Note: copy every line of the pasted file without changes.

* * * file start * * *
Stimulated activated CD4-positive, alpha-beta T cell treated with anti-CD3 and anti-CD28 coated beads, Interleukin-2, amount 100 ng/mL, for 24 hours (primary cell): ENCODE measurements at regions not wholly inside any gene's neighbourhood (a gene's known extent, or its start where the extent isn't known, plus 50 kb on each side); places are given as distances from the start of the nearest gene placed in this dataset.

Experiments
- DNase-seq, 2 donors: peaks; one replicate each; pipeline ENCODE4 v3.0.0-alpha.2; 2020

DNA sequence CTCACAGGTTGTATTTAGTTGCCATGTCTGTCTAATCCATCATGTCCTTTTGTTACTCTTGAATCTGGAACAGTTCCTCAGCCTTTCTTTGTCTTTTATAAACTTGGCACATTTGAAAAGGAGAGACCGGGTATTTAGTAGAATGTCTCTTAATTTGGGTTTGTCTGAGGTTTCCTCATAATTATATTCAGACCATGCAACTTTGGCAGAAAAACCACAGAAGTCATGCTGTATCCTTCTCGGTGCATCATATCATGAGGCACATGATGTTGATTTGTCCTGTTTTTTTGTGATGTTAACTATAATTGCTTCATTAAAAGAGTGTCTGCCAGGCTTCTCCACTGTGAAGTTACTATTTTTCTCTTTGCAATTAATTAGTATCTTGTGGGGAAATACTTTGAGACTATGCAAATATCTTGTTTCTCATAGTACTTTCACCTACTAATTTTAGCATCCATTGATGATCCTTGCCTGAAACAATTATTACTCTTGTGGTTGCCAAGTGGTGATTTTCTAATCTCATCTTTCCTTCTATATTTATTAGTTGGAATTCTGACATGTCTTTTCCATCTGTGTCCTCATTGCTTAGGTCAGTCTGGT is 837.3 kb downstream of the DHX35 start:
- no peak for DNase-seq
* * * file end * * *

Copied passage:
Stimulated activated CD4-positive, alpha-beta T cell treated with anti-CD3 and anti-CD28 coated beads, Interleukin-2, amount 100 ng/mL, for 24 hours (primary cell): ENCODE measurements at regions not wholly inside any gene's neighbourhood (a gene's known extent, or its start where the extent isn't known, plus 50 kb on each side); places are given as distances from the start of the nearest gene placed in this dataset.

Experiments
- DNase-seq, 2 donors: peaks; one replicate each; pipeline ENCODE4 v3.0.0-alpha.2; 2020

DNA sequence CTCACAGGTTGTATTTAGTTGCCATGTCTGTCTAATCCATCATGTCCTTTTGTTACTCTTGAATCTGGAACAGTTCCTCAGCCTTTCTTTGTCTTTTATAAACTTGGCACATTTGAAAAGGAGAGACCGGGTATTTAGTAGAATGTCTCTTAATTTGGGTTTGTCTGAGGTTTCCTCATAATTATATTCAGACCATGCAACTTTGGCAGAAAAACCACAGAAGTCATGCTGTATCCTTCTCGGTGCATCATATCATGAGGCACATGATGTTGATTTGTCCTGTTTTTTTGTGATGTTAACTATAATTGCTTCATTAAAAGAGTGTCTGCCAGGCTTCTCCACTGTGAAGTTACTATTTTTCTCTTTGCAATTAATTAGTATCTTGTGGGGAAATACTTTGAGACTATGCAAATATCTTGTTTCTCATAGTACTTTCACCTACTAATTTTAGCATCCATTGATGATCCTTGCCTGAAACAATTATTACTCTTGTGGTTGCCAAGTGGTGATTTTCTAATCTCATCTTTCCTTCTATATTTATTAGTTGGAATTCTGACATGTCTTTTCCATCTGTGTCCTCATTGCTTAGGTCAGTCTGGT is 837.3 kb downstream of the DHX35 start:
- no peak for DNase-seq